Under Ottoman rule, Old Serbia formed part of various administrative divisions. Between 1877 and 1912, most of its territory belonged to the vilayet of Kosovo, which stretched from the Tara River to beneath Skopje in the south. The vilayet consisted of several sanjaks. Raška was divided between two sanjaks, those of Pljevlja and Novi Pazar (Sjenica from 1901). Moreover, the kaza of Novi Pazar belonged to the sanjak of Priština, and that of Berane to the sanjak of Peć. Instead of the historic or concrete administrative name, in the early twentieth century the name ‘Sanjak’, even though sanjaks were many, came into use as a synonym for Ottoman-held Raška, which, at that time, functioned as a corridor between Serbia and Montenegro. The purpose of the corridor was to facilitate Austria-Hungary’s political and strategic military penetration from occupied Bosnia and Herzegovina towards ethnic Albanian areas on the one hand, and the Morava-Vardar Valley and Salonika on the other. The fact that Austria-Hungary’s political penetration towards the south of the Balkans and the eastern Mediterranean ran via Old Serbia played a role in the political drama of the region until 1918.
Historical problems in the development of Old Serbia over the last two centuries largely have historical continuity with regard to the demographic, ethnic and cultural processes, but also discontinuity with regard to the political and state framework within which it developed. One period in its history was the period of Ottoman rule until its liberation in 1912; the other began with its incorporation into the Kingdom of Serbia and continued within the Yugoslav state until its dismemberment in the 1990s. The main characteristic of Old Serbia from 1912 until the end of the twentieth century was the slow pace at which it was catching up with the economic, social and cultural processes unfolding in the better developed parts of Serbia and Yugoslavia. This book presents all evidence that speaks of its low level of development inherited from Ottoman times, which was slow to improve despite much effort and investment.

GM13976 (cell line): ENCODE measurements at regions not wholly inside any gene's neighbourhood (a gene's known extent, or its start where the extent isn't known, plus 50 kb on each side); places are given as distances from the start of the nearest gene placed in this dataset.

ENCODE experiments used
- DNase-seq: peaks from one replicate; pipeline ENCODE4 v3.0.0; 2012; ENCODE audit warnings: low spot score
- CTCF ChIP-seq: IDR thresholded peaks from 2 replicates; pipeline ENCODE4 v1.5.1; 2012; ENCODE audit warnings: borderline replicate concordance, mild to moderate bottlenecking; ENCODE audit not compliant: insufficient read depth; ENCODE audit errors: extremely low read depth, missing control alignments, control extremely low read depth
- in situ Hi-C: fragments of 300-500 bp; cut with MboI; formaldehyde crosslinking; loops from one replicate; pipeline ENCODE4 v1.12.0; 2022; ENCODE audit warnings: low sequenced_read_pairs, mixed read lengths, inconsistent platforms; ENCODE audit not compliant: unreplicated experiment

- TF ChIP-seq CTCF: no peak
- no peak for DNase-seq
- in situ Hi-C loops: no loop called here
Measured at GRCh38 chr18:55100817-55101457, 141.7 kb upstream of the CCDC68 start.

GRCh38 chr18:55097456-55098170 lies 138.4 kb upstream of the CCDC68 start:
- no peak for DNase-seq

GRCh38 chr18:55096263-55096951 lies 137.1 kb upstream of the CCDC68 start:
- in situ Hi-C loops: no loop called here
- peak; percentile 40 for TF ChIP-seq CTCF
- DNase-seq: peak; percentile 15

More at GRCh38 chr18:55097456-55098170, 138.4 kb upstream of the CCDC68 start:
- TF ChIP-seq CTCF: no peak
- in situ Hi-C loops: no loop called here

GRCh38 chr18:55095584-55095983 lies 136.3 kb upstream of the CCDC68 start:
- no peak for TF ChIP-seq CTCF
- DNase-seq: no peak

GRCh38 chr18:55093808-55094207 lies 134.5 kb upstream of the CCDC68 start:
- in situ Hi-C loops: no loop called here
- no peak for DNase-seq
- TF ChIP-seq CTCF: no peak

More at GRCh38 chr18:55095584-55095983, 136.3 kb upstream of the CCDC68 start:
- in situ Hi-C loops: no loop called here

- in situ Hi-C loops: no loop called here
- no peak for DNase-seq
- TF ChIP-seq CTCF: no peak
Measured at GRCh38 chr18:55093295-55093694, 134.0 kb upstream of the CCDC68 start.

In 1912—18 Old Serbia was administratively divided into counties (okrug) and districts (srez) in the Kingdom of Serbia, and into captaincies (kapetanija) and districts in the Kingdom of Montenegro. This book pays special attention to the liberation of Old Serbia in 1912 not so much as a military event (First Balkan War 1912/3) as a momentous social and civilisational turn. Liberation of Old Serbia and other Balkan provinces was the final stage of a long process in European history, which began by finally halting the Ottomans at the gates of Vienna in 1683 and gradually pushing them out of central and south-east Europe between 1683
and 1912. The First Balkan War in 1912/3 opened the way to this part of southeast Europe to re-join the developed European nations.